HIGH LEVEL OVERVIEW IFRS 3 BUSINESS COMBINATIONS

A summary on one page and more detail for reference

IFRS 3

(Source https://www.bdo.global/en-gb/services/audit-assurance/ifrs/ifrs-at-a-glance)

ScopeHigh level overview IFRS 3 Business Combinations

IFRS 3 does not apply to:

  • The accounting for the formation of a joint arrangement in the financial statements of the joint arrangement itself.
  • Acquisition of an asset or group of assets that is not a business.
  • A combination of entities or businesses under common control.

Definition

A business combination is: A transaction or event in which acquirer obtains control over a business (e.g. acquisition of shares or net assets, legal mergers, reverse acquisitions).

Definition of a “Business”

A business is:

  • Integrated set of activities and assets
  • Capable of being conducted and managed to provide return
  • Returns include dividends
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Leveraged buyout IFRS 3 best reporting

Leveraged buyout IFRS 3 best reporting – In corporate finance, a leveraged buyout (LBO) is a transaction where a company is acquired using debt as the main source of consideration. These transactions typically occur when a private equity (PE) firm borrows as much as they can from a variety of lenders (up to 70 or 80 percent of the purchase price) and funds the balance with their own equity. Leveraged buyout IFRS 3 best reporting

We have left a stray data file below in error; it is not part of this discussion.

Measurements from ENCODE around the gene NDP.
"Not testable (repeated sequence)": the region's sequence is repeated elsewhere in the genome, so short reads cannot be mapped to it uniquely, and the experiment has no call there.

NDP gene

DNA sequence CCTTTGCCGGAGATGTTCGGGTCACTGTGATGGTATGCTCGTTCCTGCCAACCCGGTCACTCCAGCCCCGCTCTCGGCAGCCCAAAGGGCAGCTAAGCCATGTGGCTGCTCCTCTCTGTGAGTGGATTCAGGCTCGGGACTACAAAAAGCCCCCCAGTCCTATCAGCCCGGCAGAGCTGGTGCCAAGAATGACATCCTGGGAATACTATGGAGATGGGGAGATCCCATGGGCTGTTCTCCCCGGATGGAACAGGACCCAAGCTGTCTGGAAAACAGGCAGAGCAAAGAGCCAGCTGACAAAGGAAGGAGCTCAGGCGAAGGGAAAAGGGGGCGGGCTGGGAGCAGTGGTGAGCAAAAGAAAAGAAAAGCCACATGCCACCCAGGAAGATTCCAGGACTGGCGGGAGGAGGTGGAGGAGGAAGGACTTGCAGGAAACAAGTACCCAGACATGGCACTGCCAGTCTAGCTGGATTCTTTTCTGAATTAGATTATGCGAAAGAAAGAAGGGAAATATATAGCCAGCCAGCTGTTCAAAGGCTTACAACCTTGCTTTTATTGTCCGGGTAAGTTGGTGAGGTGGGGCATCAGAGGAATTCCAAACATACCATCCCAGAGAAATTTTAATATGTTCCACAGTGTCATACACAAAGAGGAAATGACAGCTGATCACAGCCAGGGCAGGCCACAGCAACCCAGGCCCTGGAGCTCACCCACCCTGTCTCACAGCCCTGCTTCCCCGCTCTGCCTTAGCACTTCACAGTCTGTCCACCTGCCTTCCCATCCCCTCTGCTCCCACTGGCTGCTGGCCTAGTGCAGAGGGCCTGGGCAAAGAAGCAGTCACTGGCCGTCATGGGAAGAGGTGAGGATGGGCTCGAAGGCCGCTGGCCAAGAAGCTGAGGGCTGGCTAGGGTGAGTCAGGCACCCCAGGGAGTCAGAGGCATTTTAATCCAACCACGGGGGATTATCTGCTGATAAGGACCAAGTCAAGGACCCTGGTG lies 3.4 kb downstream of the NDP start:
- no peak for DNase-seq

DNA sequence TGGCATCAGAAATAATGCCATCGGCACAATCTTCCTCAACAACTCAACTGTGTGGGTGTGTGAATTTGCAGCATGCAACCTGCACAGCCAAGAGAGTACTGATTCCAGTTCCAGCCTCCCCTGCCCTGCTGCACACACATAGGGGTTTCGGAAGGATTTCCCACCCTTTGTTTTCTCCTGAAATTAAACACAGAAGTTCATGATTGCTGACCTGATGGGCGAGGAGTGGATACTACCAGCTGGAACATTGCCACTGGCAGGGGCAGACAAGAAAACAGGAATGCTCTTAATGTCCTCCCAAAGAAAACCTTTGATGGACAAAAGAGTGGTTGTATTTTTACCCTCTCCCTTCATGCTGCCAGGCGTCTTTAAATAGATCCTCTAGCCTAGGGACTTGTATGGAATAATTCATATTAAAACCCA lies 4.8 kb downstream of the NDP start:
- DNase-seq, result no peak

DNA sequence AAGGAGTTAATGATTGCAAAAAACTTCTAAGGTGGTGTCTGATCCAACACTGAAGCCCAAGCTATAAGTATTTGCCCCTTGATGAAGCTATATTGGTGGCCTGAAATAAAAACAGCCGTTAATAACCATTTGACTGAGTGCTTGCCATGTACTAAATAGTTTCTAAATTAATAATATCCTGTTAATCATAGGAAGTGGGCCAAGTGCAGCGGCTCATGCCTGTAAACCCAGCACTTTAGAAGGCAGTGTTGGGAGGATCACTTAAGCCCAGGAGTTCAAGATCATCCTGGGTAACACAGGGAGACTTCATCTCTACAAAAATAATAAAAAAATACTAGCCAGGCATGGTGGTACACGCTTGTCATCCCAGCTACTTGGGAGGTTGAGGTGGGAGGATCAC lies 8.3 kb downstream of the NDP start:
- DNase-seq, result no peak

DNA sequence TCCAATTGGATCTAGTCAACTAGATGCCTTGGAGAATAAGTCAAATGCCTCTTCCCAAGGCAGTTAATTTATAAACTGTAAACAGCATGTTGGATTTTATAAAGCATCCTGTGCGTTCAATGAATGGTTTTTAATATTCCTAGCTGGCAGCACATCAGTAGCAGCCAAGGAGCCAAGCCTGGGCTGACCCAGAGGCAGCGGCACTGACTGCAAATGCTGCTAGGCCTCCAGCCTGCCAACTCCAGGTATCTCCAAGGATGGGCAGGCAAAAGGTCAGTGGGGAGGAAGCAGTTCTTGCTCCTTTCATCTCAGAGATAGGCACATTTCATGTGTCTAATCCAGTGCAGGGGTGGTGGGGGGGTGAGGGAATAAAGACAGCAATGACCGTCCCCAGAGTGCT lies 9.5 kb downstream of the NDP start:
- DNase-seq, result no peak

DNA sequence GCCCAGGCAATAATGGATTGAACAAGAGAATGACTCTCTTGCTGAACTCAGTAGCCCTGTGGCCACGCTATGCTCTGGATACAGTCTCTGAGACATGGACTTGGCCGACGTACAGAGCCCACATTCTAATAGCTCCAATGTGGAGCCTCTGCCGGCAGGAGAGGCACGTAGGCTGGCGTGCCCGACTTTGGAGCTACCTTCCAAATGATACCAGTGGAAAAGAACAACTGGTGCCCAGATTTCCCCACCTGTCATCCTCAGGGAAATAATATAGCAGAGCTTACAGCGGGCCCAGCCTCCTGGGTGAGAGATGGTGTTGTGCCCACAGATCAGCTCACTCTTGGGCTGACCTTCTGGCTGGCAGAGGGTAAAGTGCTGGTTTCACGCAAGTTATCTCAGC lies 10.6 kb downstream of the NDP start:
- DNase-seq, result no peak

1 The process and business reason

The use of leverage (debt) enhances expected returns to the private equity firm. By putting in as little of their own money as possible, PE firms can achieve a large return on equity (ROE) and internal rate of return … Read more

The measurement period in business combinations – the best 1 year window to complete

The measurement period in business combinations explains the one year window allowed in properly accounting for business combinations or as they have been called in the past acquisitions/M&A etc.

The accounting for a business combination requires substantial effort and resources. The initial accounting often is incomplete at the end of the reporting period in which the business combination happens. This is because the acquirer has been unable to obtain all pertinent information necessary to evaluate the conditions that existed as of the acquisition date. As a result, the acquirer may have to record provisional amounts for certain assets or liabilities — for instance, independent valuations for intangible assets may not yet be finalised.The measurement period in business combinations

The measurement period in business combinations

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Indemnification assets

Indemnification assets essentially provides kind of guarantee to the other party about the downside of some risk associated with a business combination

IFRS 3 Measurement period complete explanations

IFRS 3 Definition: Measurement period after the acquisition date during which the acquirer may adjust the provisional amounts recognized for an acquisition